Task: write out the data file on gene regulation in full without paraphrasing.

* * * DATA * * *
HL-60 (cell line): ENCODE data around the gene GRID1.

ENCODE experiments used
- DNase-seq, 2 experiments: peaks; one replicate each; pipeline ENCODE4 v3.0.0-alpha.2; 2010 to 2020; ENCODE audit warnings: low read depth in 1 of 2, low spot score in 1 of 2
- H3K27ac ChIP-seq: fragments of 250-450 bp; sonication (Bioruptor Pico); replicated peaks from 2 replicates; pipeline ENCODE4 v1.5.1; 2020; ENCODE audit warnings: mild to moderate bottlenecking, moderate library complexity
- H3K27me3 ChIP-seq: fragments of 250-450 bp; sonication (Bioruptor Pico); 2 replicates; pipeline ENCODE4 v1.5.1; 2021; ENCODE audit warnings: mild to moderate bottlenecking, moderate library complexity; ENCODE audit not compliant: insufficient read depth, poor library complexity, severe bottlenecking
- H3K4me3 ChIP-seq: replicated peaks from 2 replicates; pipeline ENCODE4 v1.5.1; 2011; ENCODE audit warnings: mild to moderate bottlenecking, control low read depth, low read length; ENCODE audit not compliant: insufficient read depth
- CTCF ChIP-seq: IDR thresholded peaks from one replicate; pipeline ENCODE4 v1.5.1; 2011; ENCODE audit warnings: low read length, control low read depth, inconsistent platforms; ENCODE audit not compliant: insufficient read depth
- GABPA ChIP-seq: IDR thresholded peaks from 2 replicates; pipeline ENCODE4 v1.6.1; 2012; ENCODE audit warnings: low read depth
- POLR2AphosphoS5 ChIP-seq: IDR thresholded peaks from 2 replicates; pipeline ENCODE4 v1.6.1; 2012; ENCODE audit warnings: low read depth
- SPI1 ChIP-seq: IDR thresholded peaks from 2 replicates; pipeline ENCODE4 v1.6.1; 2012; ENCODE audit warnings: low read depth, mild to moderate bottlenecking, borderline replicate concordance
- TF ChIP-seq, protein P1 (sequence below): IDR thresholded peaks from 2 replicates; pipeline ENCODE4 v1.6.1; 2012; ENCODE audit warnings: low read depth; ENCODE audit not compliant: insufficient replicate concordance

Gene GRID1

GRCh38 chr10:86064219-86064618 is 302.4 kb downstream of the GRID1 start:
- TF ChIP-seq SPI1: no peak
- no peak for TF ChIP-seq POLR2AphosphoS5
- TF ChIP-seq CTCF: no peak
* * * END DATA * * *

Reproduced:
HL-60 (cell line): ENCODE data around the gene GRID1.

ENCODE experiments used
- DNase-seq, 2 experiments: peaks; one replicate each; pipeline ENCODE4 v3.0.0-alpha.2; 2010 to 2020; ENCODE audit warnings: low read depth in 1 of 2, low spot score in 1 of 2
- H3K27ac ChIP-seq: fragments of 250-450 bp; sonication (Bioruptor Pico); replicated peaks from 2 replicates; pipeline ENCODE4 v1.5.1; 2020; ENCODE audit warnings: mild to moderate bottlenecking, moderate library complexity
- H3K27me3 ChIP-seq: fragments of 250-450 bp; sonication (Bioruptor Pico); 2 replicates; pipeline ENCODE4 v1.5.1; 2021; ENCODE audit warnings: mild to moderate bottlenecking, moderate library complexity; ENCODE audit not compliant: insufficient read depth, poor library complexity, severe bottlenecking
- H3K4me3 ChIP-seq: replicated peaks from 2 replicates; pipeline ENCODE4 v1.5.1; 2011; ENCODE audit warnings: mild to moderate bottlenecking, control low read depth, low read length; ENCODE audit not compliant: insufficient read depth
- CTCF ChIP-seq: IDR thresholded peaks from one replicate; pipeline ENCODE4 v1.5.1; 2011; ENCODE audit warnings: low read length, control low read depth, inconsistent platforms; ENCODE audit not compliant: insufficient read depth
- GABPA ChIP-seq: IDR thresholded peaks from 2 replicates; pipeline ENCODE4 v1.6.1; 2012; ENCODE audit warnings: low read depth
- POLR2AphosphoS5 ChIP-seq: IDR thresholded peaks from 2 replicates; pipeline ENCODE4 v1.6.1; 2012; ENCODE audit warnings: low read depth
- SPI1 ChIP-seq: IDR thresholded peaks from 2 replicates; pipeline ENCODE4 v1.6.1; 2012; ENCODE audit warnings: low read depth, mild to moderate bottlenecking, borderline replicate concordance
- TF ChIP-seq, protein P1 (sequence below): IDR thresholded peaks from 2 replicates; pipeline ENCODE4 v1.6.1; 2012; ENCODE audit warnings: low read depth; ENCODE audit not compliant: insufficient replicate concordance

Gene GRID1

GRCh38 chr10:86064219-86064618 is 302.4 kb downstream of the GRID1 start:
- TF ChIP-seq SPI1: no peak
- no peak for TF ChIP-seq POLR2AphosphoS5
- TF ChIP-seq CTCF: no peak